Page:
Last Wednesday was a lovely day, and we set off from Kerrera (Oban) about 8am and motored south in 2 to 3 knots of north-westerly breeze. It was sunny and visibility was good. We reached Fladda light before the beneficial effects of the south-going tide speeded us up from our usual 5knots to a record 12 knots over the ground! At the same time the wind rose so we hoisted sail, and covered the rest of the distance through the Dorus Mor and up Loch Craignish under sail.
We spent the night on the mooring, and put the boat on the pontoon on Thursday to offload most of our stuff, and change diesel and oil filters on the engine. After that I had the exhilerating experience of single-handing the boat for the first time ever from pontoon back to mooring, which I managed to pick up at the first attempt! Decidedly something I want to do more of, single-handing, I mean.
We spent the weekend in Edinburgh, then got back to attack the washing, and the garden, in that order!
More journeys soon, once the washing dries!
We set out from Lochaline in sunshine, with not very much wind, then none at all, then lots. The engine was on, off, the sails were up, rolled away, up again. It kept us busy! The tide was with us as we barrelled down the Sound of Mull towards Duart Castle, crossing the path of the car ferry on the way. As we headed out of the Sound, however, the wind increased, so we put reefs in the sails, and altered course to head for Puilladobhrain (pronounced Pulldoran, pool of the otters), a favourite anchorage for west coast yotties.
The wind was not forecast to be strong, but nevertheless suddenly it was, and we had fun trying to stay on course as the spring tide met the oncoming wind and gave us surf like Bondi Beach. Little Else definitely does not like the nodding donkey style of sailing, bows plunged into each following wave, showers of spray everywhere, and seemingly no way to make it all stop and go away!
We stood it for a while, then decided to turn and head for Oban instead. Instantly everything was better, and amazingly the tide seemed still to be with us, as our SOG - speed over the ground - was still 6 or 7 knots!
Into a welcome berth in the marina, where we booked in then went for a lovely seafood lunch - grilled oysters with cream, garlic and parmesan - yum!
We'll see what the weather does tomorrow!
This is Connor playing on a swing a couple of weeks ago
Gairloch was lovely, and we had a fine sunny day to head south down the Inner Sound and through the Skye Bridge to Kyle of Lochalsh. The small pontoon was crowded, there was just one space, on the inner side of the pontoon, in what looked like no water at all. A fellow yachtie appeared and encouraged us to go there, as there was enough depth. He was right, and we stayed there overnight, warping the boat round in the morning so she would be easier to get out of the confined space.
We set off through Kylerhea with the tide on Sunday afternoon, and sailed with genoa only for a long way down the Sound of Sleat, when the wind died and we motorsailed to Mallaig.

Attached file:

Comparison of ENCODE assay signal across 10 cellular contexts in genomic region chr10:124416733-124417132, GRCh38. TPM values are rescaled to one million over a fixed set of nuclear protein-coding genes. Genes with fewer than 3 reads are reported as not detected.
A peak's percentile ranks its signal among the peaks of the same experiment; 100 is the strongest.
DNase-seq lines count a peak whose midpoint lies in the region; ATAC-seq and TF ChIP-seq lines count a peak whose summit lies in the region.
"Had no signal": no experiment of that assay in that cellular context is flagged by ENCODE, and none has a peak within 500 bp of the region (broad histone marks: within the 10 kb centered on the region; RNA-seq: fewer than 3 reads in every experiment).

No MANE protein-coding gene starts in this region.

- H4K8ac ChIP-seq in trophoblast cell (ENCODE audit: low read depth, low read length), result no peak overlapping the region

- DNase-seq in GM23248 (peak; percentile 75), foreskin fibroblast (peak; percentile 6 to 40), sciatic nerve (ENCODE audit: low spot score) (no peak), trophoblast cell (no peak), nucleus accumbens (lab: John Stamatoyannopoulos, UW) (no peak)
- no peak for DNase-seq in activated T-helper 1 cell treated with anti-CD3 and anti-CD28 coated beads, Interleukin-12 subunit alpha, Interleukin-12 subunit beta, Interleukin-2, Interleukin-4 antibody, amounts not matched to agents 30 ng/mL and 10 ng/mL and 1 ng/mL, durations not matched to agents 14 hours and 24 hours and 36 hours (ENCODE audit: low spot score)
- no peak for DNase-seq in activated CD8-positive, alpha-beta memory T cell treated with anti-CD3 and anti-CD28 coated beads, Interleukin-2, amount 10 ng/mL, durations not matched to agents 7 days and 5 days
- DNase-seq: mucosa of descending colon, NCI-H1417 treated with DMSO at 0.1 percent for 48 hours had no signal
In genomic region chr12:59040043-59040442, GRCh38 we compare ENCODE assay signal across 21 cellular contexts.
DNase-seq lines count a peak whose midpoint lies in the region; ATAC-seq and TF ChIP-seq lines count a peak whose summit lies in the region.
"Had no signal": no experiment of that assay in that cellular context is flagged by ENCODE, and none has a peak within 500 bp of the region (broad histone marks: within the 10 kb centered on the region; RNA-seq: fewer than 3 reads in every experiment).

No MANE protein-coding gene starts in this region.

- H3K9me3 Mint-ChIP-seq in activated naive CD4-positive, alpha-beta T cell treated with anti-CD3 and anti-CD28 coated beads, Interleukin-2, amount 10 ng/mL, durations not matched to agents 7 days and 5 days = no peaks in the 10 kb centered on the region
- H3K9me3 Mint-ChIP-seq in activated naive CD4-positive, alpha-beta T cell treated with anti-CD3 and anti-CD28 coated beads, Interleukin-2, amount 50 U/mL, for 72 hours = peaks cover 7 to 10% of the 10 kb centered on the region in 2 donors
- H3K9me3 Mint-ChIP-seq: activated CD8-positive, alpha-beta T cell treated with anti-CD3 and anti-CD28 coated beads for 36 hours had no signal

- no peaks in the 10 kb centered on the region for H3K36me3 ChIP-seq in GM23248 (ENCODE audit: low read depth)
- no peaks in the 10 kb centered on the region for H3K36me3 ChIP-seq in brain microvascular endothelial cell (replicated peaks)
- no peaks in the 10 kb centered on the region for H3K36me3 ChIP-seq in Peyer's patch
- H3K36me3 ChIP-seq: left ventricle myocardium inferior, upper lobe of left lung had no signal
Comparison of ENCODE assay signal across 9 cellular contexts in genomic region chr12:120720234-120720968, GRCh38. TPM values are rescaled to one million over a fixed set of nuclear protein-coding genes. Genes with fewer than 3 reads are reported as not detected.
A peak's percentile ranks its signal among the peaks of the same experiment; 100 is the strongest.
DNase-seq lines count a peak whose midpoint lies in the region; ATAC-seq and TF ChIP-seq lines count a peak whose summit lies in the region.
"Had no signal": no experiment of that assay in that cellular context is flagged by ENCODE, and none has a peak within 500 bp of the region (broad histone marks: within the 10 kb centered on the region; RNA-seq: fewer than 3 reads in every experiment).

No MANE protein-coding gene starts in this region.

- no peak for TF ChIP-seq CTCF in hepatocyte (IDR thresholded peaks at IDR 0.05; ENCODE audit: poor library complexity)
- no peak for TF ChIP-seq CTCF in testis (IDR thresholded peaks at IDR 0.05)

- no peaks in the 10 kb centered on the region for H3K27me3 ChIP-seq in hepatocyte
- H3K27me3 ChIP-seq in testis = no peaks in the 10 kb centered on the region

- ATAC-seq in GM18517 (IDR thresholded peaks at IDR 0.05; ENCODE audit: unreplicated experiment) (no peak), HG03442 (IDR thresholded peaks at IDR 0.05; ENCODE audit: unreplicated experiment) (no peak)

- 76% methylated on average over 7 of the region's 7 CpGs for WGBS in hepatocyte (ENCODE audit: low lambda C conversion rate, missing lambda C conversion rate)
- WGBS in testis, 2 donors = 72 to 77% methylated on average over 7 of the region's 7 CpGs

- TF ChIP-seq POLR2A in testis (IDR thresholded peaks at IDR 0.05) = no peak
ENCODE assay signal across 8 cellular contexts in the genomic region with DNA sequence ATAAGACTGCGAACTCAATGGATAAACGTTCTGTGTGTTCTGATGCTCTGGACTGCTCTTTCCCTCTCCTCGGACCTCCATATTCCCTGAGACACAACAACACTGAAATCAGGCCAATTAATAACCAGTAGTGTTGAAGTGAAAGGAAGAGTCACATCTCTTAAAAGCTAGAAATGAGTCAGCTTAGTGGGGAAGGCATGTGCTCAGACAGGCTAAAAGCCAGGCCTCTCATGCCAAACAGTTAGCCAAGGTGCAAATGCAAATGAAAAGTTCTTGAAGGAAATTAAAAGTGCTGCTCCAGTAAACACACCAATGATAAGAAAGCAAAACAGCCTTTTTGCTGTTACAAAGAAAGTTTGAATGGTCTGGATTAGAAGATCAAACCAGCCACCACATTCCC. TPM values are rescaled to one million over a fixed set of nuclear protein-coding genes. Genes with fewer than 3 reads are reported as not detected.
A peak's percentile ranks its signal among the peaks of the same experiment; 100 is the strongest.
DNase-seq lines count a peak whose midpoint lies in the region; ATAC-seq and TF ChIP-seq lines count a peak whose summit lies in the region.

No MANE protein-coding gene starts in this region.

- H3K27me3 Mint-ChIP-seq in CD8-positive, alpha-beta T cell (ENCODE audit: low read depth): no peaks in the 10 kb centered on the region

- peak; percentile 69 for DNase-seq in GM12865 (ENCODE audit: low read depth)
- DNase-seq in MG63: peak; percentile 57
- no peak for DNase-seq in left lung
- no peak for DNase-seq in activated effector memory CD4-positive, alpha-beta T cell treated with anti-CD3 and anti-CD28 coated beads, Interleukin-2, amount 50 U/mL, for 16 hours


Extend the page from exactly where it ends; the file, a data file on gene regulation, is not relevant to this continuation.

When we got there all the moorings were occupied, some with very small obviously locally-owned inflatables. The 12 'visitors' moorings aren't really that at all. We were invited to raft up to another yacht we had seen in Kyle, so we did so, and settled down for the night. Around four in the morning the forecast strong wind arrived. I couldn't get back to sleep so I got up and kept watch for a while, then went back to bed. Later, around 9am, the boat lurched suddenly and we knew that the mooring line had parted, and we were now tearing free from our ropes to the other boat. Very quickly we got the engine started, the crew of the other boat surfaced and helped us pull the ropes in again, so we could try to reconnect to the mooring buoy. After a lot of motoring forward and jousting with the Moorfast boathook, we managed to get a thin rope through the mooring buoy pickup, then replaced it by our wonderful rope and chain spliced mooring rope, tied it off over the bow roller, and relaxed a bit.
The large thick blue rope we had been attached to had simply unknotted itself over the hours we had been attached to it, and simply let go!
As the mooring our rafted-up boats were attached to was the rearmost in the harbour, we had only around thirty metres of water separating us from the shingle shore, and if our springs and stern line had parted at the same time before we could start the engine, well, we would have been in schtuck! But hey, it happened during daylight, not the middle of the night, and we had enough people to deal with the situation, so it was a success.
Mallaig's much-vaunted new pontoon layout is only now taking shape, but is not yet available for yachts to berth at. The project is running late, and we felt sorry for a number of yachts who came into the harbour today, in fairly choppy conditions, only to find that there were no available moorings for them, short of rafting up on a fishing boat, so they had to leave again and find another anchorage.
It is getting noticeably colder at nights now, and the high winds have accentuated that. Time to dig out the thermals again!
On TUesday we set off at 9am down towards Eigg and Muck and Ardnamurchan Point. Half the journey was under sail, for a change, as we had enough wind to sail by. By 3.30 we were in Tobermory, one week to the day since we left Stromness! How about that?